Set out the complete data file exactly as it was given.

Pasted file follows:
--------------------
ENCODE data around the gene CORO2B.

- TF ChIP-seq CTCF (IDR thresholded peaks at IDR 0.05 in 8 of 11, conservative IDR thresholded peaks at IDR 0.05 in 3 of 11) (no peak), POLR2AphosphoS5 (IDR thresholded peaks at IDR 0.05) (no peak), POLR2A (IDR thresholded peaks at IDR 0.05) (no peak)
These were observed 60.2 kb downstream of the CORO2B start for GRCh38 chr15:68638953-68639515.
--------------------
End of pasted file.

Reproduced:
ENCODE data around the gene CORO2B.

- TF ChIP-seq CTCF (IDR thresholded peaks at IDR 0.05 in 8 of 11, conservative IDR thresholded peaks at IDR 0.05 in 3 of 11) (no peak), POLR2AphosphoS5 (IDR thresholded peaks at IDR 0.05) (no peak), POLR2A (IDR thresholded peaks at IDR 0.05) (no peak)
These were observed 60.2 kb downstream of the CORO2B start for GRCh38 chr15:68638953-68639515.